We filled around 3 boxes of stuff (from decorations and handcraft-materials to books and CDs) and around 5 huge sacks of clothes… thank god she loves fleemarkets, so I told her to do that the next weekends. And before she hasnt earned any money she isnt allowed to buy anything new.
        its fascinating that she is taking my advice (more given as a joke) so serious. I think she just needed someone to kick her in the ***, and now she got “the hang of it” – and she is happy… Those things were bought in a period of her life that was hard on her and she was far away from happy. I think she “treated” herself with purchasing pretty stuff. it not just filled up a lot of space but she lost a huge amount of money on that as well… I think she is eager to change her lifestyle into something more sustainable now, she just needed the start of it. I think help from a person who is not related to the possessions can make the process easier…

        • Hi Lena,
          you may not realise what a beautiful friend you have been to her in this process. You have possibly helped her make a big change for her in her life. What a great influence you have had and a strength for her resolve to move forward. I am sure she will be forever grateful to you.

  8. Dear Colleen,
    I’m a new member, and haven’t posted before. I promise not to be so long-winded in the future.
    I’m at my wit’s end as to the clutter in my house. My mother, who lived through a depression and a world war, was terrified of getting rid of things. Probably because she remembered when everything was hard to get, and clung to everything that might have the most minor of uses. Unfortunately, she actively encouraged the same feeling in me, and I find it so hard to get rid of anything whatsoever. I have a huge deep freeze and two other fridges (food of course, was the thing my mother most worried about), and they’re all full. That’s not my problem though – it’s the old sheets, and the over 2,000 books I have, and old vinyl records, and CLOTHES – I’m sure you get my gist. I bought a “de-cluttering” book, but it was very religiously based, and though I have no objection to any religion whatsoever, it really wasn’t what I was after. I found this site on “Simple Savings”, where I’m a long-term member. Another member had written about you, and I had a real “YES” feeling about it, and was signing up about 5 minutes later. The letters I’ve read, and the two articles of yours I’ve read, give me real hope. However, is there something for a rank beginner to read? I haven’t learned to navigate the site yet, and need this little bit of help to get me started. It seems a bit much at the very beginning of my journey to throw or give away things like trophies etc. lol lol. I HAVE managed to get together a big bag of very serviceable clothes, which is going to the Salvation Army this morning, and I’m very proud of myself. A BEGINNING ! ! ! ! !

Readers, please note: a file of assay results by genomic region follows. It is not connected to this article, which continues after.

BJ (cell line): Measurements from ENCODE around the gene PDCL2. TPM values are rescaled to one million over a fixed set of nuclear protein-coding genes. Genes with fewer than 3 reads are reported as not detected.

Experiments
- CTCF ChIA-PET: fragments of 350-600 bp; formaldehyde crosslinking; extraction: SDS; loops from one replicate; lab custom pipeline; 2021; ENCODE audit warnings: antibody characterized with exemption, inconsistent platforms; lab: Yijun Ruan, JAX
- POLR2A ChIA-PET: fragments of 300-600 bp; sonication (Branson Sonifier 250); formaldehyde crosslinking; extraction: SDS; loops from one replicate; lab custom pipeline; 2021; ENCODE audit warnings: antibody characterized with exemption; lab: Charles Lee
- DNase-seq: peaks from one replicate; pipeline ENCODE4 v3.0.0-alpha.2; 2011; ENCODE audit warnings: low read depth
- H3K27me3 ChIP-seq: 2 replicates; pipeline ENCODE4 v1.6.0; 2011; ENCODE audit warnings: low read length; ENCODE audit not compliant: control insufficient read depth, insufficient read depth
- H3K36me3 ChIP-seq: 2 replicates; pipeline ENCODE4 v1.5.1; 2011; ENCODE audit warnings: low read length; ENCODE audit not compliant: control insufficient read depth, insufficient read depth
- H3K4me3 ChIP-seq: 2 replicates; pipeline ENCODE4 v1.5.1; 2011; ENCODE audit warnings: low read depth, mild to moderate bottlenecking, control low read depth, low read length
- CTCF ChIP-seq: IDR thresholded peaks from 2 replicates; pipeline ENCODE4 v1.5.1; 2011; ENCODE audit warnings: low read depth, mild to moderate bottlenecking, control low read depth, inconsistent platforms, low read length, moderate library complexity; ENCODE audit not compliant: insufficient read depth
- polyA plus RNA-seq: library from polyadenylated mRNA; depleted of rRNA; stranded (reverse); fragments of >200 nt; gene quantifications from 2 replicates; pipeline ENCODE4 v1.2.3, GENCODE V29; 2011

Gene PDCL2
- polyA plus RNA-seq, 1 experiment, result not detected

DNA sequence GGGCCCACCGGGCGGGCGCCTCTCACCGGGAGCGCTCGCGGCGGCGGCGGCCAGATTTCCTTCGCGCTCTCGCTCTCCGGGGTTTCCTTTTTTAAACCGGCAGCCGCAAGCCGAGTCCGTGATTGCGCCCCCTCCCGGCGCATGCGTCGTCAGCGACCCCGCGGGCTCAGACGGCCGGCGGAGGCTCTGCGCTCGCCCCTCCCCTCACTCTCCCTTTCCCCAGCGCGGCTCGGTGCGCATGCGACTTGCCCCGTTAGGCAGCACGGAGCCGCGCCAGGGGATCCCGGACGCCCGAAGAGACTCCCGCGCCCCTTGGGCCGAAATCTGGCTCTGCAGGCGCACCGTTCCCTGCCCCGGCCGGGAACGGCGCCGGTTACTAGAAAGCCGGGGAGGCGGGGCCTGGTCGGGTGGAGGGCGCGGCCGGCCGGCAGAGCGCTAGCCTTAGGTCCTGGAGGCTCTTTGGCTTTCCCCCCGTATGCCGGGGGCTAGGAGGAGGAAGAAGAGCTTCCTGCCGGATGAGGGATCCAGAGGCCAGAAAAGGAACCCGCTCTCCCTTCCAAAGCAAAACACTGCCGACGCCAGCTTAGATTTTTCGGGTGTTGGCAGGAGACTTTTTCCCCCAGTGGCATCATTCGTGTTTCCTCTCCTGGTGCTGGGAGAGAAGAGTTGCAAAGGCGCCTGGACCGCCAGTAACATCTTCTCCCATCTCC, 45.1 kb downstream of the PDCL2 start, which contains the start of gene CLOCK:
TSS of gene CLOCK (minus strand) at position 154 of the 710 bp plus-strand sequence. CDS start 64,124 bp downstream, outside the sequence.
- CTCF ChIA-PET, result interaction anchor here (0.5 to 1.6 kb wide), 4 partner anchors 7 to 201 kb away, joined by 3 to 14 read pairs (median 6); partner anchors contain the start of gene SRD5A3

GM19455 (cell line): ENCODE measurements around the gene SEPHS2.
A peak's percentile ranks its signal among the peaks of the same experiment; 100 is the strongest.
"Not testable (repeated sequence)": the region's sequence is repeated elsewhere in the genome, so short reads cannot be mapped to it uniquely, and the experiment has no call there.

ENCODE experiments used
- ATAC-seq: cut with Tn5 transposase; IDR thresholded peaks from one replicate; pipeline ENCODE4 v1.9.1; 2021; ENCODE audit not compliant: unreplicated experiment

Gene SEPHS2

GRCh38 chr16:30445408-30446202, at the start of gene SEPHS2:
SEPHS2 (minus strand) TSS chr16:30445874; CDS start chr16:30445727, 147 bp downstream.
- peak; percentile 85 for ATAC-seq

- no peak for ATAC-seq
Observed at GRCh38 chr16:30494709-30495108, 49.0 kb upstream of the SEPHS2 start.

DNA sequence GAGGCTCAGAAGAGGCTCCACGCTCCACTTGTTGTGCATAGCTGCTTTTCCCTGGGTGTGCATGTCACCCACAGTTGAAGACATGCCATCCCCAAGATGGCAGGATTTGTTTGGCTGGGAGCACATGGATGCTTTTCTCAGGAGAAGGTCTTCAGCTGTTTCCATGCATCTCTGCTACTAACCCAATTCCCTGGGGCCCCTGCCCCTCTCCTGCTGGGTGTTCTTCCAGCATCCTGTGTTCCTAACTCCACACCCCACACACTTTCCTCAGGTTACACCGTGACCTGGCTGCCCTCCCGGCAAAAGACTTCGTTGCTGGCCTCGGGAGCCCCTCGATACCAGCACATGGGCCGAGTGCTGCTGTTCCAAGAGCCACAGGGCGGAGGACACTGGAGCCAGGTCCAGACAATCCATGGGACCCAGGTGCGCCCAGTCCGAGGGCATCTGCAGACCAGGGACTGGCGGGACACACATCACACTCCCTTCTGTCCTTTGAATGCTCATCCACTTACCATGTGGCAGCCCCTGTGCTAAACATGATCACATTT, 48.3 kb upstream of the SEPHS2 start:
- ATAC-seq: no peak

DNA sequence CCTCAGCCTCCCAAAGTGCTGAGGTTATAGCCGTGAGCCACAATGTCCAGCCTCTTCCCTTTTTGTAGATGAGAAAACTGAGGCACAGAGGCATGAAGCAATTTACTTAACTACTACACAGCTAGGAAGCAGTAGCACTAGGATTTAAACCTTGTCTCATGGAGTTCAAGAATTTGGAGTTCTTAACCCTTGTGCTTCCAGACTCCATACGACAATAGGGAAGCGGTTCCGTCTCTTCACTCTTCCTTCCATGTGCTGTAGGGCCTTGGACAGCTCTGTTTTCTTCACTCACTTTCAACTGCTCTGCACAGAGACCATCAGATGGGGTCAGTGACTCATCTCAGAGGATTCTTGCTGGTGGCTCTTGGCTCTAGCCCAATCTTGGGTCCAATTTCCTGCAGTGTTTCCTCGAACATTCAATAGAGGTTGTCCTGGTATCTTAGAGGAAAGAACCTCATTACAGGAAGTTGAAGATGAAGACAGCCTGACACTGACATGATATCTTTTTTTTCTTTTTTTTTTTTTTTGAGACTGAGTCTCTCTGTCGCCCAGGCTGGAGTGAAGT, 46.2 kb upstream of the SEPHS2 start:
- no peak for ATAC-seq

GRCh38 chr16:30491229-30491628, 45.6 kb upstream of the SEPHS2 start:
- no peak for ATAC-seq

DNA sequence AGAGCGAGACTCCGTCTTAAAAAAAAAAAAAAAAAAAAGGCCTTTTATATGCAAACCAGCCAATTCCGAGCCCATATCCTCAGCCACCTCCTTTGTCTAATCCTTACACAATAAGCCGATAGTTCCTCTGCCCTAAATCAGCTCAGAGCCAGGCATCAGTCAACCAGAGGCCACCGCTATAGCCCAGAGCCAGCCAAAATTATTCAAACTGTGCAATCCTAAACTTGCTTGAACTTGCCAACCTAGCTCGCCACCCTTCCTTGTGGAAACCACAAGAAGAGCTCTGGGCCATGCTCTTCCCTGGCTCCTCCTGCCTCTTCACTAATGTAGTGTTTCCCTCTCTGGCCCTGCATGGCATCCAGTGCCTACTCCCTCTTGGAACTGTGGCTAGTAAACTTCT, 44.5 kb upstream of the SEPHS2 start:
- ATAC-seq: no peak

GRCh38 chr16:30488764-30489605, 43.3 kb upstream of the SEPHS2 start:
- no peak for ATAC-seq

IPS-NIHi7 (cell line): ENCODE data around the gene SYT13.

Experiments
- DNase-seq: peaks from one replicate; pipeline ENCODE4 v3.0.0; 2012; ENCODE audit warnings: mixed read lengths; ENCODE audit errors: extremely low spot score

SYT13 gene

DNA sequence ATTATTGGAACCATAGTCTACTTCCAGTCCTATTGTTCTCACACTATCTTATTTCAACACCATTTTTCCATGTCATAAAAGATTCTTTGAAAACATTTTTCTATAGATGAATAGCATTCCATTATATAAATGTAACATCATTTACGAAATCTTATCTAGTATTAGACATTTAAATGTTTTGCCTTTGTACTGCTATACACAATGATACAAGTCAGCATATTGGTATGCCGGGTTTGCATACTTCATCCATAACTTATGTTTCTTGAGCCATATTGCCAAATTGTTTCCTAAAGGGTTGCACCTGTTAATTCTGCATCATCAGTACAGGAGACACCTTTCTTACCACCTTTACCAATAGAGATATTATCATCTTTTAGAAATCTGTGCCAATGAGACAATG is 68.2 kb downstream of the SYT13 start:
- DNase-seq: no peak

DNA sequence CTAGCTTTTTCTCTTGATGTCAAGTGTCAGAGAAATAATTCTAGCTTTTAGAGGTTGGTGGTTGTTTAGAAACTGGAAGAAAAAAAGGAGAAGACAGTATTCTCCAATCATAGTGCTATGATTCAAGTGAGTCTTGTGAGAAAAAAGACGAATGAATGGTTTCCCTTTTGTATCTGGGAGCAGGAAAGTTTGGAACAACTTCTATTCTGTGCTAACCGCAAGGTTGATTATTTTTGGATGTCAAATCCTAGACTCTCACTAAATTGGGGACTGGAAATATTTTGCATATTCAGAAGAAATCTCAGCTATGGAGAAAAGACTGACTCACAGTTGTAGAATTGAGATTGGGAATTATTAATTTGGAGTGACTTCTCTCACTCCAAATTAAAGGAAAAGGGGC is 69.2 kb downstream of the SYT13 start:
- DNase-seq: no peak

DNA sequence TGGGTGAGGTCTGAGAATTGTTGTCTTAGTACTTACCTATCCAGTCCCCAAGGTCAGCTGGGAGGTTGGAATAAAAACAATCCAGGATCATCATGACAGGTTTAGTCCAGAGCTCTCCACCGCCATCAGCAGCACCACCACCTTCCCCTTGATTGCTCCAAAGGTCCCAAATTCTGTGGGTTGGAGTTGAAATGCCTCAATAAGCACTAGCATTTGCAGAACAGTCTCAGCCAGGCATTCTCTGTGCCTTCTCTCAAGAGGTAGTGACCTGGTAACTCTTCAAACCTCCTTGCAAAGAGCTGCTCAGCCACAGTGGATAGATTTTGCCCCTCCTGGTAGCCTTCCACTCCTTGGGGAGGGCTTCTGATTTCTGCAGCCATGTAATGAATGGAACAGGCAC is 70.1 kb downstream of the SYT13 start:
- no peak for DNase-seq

So far, this is a fantastic site, and really will give me a vast amount of help. I’m actually totally HELPLESS on my own.
    Thank you very much for this “light at the end of the tunnel” – I’m thrilled ! ! ! ! !
    All the very best, and a big hug to you.
    Always, Leah.

    • Hi Leah,
      you are so welcome here at 365 Less Things and I wish you all the best on your declutter journey. And it is a journey that will have its ups and down and turns and byroads but ultimately it will lead you to your destination. First lesson is don’t be in too big of a hurry to get there this is a road trip of discovering and learning so appreciate it for what it is and don’t look at the big picture. You may want to do more than one thing a day to begin with since you have a lot of stuff to plough through but just so long as you are doing something everyday that will get you where you need to be. If you can dedicate at least 10 minutes per day to this venture it will pay off in the end. Lesson 1a is to start with the easiest stuff first ~ as you make progress your desire to declutter will overtake your desire to keep stuff and the task will not get any harder. That may sound strange and you will notice I didn’t say easier but what seems like it might me harder will become the easy stuff as your journey progresses. Experience and acquired knowledge always makes thinks les daunting. I have never concentrated on one room at a time I just notice things during my daily meanderings through the house (cleaning, putting away the washing, using things) and just target them as the next thing to go.

      I think I need those two pieces of advice are the best two to get you started. I have had a lot of new subscribers lately and maybe I should write a post welcoming them all on board and share what i am sharing with you. So stay tuned for more good basic advice on how to get started.